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Google’s Algorithm Update will Target Slander

Slander will be targeted by Google’s new update
Google to modify its algorithm to attack slander

Google will modify its algorithm to demote websites that publish slanderous claims about other people, this was in response to a New York Times article. The article documented how websites prey on victims of slander.

A NYT article explains how the industry works: “For many years, the vicious cycle has spun:

Websites solicit lurid, unverified complaints about supposed cheaters, sexual predators, deadbeats and scammers.

People slander their enemies.

The anonymous posts appear high in Google’s Algorithm Update results for the names of victims. Then the websites charge the victims thousands of dollars to take the posts down.”

By changing its algorithm, Google will prevent predatory websites from appearing in search results when a person’s name is searched.

In addition, Google offers a feature called “known victims” to ensure that slander victims are not repeatedly targeted.

“When people report to the company that they have been attacked on sites that charge to remove posts, Google will automatically suppress similar content when their names are searched for.

“Known victims” also includes people whose nude photos have been published online without their consent, allowing them to request suppression of explicit results for their names.”

The problems with Google’s Algorithm Update:

Google’s Algorithm Update was unaware of an ongoing problem with “slander-peddling” websites in its search results until it was brought to the company’s attention this year, according to the New York Times.

Before, individuals could request that slanderous pages be removed from search results.

Removing the content successfully resulted in a demotion signal for the sites publishing it.

Despite the fact that content was removed upon request, the company was unaware of repeated harassment.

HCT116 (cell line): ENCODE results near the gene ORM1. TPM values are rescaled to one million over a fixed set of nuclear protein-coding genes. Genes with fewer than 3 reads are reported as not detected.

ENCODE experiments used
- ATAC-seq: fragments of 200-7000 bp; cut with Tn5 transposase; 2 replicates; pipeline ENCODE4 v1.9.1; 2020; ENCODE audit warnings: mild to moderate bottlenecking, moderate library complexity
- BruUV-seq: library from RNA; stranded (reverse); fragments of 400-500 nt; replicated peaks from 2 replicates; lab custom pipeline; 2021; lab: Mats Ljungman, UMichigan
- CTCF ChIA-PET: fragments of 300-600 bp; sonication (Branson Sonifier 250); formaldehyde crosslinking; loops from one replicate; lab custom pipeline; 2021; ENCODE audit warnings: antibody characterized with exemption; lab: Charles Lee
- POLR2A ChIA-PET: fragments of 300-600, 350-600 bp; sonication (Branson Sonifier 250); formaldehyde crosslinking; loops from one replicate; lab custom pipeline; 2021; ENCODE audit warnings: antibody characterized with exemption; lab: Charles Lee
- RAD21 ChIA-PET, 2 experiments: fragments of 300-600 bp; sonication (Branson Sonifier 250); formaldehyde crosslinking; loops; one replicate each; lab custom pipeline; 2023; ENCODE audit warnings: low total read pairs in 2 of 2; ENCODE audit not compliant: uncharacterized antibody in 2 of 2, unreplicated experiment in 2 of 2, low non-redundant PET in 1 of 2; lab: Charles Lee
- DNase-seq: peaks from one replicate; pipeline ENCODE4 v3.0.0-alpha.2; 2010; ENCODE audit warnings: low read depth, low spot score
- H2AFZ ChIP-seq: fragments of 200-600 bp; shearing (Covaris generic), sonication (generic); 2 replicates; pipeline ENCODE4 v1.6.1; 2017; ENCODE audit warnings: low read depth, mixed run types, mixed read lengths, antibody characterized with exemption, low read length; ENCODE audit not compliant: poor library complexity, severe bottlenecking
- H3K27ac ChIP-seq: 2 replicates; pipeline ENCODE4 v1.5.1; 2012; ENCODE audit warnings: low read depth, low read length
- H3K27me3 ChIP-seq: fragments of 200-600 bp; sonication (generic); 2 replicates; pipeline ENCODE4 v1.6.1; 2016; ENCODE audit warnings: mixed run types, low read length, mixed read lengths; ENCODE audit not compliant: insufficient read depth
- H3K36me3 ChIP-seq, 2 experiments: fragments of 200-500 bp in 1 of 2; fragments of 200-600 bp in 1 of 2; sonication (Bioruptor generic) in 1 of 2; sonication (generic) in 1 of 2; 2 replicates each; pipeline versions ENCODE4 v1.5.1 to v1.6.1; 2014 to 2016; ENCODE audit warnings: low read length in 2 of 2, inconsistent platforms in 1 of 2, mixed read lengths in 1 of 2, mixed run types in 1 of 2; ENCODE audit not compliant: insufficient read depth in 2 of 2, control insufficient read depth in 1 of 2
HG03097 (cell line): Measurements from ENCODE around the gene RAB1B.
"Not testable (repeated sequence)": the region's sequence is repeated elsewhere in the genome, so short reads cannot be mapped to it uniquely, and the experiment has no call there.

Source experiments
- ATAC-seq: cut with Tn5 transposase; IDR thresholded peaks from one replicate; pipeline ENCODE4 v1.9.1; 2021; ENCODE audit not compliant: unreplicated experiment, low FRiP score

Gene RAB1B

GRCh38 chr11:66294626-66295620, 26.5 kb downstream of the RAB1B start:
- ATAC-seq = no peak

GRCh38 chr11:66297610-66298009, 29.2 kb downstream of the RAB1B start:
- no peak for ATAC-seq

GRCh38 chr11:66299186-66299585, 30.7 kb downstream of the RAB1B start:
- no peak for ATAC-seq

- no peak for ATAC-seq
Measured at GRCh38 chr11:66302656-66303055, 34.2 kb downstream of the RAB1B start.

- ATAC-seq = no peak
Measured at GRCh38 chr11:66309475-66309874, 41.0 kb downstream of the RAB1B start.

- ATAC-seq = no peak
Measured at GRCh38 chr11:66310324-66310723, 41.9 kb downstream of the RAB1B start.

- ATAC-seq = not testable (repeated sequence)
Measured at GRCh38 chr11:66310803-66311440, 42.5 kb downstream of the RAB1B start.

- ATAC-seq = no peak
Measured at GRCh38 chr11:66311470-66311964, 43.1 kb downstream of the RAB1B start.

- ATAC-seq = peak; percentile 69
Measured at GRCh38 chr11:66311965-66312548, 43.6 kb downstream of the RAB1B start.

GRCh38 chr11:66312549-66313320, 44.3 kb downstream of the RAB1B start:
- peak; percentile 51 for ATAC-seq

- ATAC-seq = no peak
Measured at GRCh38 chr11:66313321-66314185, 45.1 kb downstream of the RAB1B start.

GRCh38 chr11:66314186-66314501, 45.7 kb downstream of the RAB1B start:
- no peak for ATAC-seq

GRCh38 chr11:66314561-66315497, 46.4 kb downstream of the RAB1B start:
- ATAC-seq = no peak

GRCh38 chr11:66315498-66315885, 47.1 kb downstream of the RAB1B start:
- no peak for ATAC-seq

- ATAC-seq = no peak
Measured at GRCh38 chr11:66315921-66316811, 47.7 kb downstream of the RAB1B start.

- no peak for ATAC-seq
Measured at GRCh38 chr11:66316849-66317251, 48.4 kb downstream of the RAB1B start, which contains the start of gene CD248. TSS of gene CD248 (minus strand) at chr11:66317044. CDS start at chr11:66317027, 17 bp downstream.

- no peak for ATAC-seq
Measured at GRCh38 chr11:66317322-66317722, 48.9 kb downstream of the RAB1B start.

In his blog post, Google Search Vice President explains the NYT’s ability to highlight Google’s limitations. In order to accomplish these aims,

Nayak states the following:

“To help people who are dealing with extraordinary cases of repeated harassment, we’re implementing an improvement to our approach to further protect known victims.

Now, once someone has requested a removal from one site with predatory practices, we will automatically apply ranking protections to help prevent content from other similar low quality sites appearing in search results for people’s names.

We’re also looking to expand these protections further, as part of our ongoing work in this space.”

Conclusion:

The upcoming algorithm changes, as well as the creation of the “known victims” policy, will help resolve the problem.

Google admits won’t be perfect.

David Graff, head of Google’s trust and safety policy team, tells the NYT:

“I doubt it will be a perfect solution, certainly not right off the bat. But I think it really should have a significant and positive impact.

We can’t police the web, but we can be responsible citizens.”

Nayak echoes a similar sentiment in his blog post, stating: “Search is never a solved problem, and there are always new challenges we face as the web and the world change.”

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